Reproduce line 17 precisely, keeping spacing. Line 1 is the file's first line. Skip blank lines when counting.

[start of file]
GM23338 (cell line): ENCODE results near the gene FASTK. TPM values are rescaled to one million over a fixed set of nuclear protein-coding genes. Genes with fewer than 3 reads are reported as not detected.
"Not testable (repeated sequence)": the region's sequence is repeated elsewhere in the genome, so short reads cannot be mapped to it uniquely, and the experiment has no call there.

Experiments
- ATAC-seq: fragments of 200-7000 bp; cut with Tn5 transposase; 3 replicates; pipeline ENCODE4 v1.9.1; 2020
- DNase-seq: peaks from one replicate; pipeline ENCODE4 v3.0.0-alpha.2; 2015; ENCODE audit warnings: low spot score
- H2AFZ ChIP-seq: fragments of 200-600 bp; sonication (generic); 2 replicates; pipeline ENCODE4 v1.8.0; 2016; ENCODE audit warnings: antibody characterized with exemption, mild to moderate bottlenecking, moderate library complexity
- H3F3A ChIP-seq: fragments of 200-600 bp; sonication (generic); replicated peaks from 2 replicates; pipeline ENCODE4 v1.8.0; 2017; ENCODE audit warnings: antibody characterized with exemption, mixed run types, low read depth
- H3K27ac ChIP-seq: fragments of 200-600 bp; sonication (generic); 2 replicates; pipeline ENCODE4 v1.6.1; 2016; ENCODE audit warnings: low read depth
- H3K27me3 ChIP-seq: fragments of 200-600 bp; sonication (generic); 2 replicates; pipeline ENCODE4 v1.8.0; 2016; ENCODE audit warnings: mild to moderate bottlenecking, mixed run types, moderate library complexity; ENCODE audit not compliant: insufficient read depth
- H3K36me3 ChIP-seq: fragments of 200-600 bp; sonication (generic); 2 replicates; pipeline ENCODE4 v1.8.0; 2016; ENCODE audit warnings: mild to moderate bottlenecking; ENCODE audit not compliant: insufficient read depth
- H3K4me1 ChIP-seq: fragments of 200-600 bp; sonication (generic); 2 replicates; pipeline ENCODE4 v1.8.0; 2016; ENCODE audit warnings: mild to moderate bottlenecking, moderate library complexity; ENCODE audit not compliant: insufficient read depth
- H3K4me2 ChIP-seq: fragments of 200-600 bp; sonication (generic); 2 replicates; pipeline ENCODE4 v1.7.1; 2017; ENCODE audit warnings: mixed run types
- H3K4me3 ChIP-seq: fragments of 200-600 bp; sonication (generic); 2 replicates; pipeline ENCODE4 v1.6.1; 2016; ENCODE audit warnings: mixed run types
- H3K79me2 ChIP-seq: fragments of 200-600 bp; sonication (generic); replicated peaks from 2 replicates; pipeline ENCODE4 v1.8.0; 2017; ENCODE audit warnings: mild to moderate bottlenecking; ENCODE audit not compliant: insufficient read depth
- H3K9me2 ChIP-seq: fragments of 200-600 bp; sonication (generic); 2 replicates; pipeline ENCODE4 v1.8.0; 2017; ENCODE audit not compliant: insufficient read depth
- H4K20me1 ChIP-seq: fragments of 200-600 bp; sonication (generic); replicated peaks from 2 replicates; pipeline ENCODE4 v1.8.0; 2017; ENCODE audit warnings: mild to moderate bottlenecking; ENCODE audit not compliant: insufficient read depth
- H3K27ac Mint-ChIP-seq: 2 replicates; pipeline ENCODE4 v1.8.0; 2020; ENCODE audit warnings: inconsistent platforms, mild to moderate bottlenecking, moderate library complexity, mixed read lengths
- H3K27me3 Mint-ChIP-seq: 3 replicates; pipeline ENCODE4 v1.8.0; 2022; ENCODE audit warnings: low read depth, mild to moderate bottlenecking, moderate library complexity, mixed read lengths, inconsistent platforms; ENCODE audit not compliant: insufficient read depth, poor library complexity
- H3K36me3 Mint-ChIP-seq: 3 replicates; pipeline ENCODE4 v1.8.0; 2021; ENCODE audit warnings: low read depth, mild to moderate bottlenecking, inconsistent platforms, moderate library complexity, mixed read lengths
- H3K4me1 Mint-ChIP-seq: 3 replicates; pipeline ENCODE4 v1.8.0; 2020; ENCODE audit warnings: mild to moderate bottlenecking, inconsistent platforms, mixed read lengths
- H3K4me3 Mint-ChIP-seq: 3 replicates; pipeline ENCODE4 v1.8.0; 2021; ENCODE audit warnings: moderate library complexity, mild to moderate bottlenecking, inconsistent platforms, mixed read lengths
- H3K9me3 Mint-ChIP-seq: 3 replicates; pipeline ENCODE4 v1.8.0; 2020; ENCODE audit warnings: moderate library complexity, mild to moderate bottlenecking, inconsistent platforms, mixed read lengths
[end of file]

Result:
- H3K27ac Mint-ChIP-seq: 2 replicates; pipeline ENCODE4 v1.8.0; 2020; ENCODE audit warnings: inconsistent platforms, mild to moderate bottlenecking, moderate library complexity, mixed read lengths